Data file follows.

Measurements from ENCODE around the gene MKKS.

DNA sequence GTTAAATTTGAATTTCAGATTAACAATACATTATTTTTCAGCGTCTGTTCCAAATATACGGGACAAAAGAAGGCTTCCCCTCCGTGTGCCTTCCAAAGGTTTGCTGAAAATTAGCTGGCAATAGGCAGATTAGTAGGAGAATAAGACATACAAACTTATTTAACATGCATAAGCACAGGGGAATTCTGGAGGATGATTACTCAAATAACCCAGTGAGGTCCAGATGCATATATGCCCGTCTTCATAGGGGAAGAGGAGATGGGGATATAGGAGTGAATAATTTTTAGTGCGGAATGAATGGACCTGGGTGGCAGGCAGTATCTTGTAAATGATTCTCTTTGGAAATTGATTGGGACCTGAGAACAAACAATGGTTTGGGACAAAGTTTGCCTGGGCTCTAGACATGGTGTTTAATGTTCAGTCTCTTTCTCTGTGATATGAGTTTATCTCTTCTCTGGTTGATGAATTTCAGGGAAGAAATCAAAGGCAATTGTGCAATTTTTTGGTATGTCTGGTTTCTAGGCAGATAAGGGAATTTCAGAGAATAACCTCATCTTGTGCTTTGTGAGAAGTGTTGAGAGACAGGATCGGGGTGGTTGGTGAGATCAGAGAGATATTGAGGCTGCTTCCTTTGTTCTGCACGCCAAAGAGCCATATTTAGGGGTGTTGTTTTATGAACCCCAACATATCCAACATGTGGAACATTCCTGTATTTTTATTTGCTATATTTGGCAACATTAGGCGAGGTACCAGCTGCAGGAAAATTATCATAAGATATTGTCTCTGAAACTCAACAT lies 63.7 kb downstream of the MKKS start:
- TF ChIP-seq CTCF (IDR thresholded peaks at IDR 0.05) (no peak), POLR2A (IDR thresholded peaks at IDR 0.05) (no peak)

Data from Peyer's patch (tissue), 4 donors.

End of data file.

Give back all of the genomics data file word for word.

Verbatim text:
Measurements from ENCODE around the gene MKKS.

DNA sequence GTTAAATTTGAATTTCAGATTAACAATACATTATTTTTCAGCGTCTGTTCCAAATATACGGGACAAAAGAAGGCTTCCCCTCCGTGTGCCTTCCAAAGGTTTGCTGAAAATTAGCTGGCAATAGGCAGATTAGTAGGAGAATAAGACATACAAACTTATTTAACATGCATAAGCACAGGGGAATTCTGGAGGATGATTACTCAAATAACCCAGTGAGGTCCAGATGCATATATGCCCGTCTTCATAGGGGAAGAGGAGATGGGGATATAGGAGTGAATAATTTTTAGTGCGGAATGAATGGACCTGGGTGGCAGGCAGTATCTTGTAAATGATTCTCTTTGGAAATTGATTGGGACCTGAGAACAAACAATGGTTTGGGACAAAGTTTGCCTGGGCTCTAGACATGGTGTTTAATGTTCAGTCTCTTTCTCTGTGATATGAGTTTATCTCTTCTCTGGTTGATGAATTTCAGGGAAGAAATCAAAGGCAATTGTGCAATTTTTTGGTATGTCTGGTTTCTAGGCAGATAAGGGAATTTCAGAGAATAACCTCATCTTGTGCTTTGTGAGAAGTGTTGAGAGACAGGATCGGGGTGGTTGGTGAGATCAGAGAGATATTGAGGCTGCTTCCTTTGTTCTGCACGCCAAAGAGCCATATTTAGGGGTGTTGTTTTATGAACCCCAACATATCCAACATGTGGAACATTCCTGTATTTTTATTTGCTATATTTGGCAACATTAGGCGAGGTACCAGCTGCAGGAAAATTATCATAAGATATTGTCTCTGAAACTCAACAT lies 63.7 kb downstream of the MKKS start:
- TF ChIP-seq CTCF (IDR thresholded peaks at IDR 0.05) (no peak), POLR2A (IDR thresholded peaks at IDR 0.05) (no peak)

Data from Peyer's patch (tissue), 4 donors.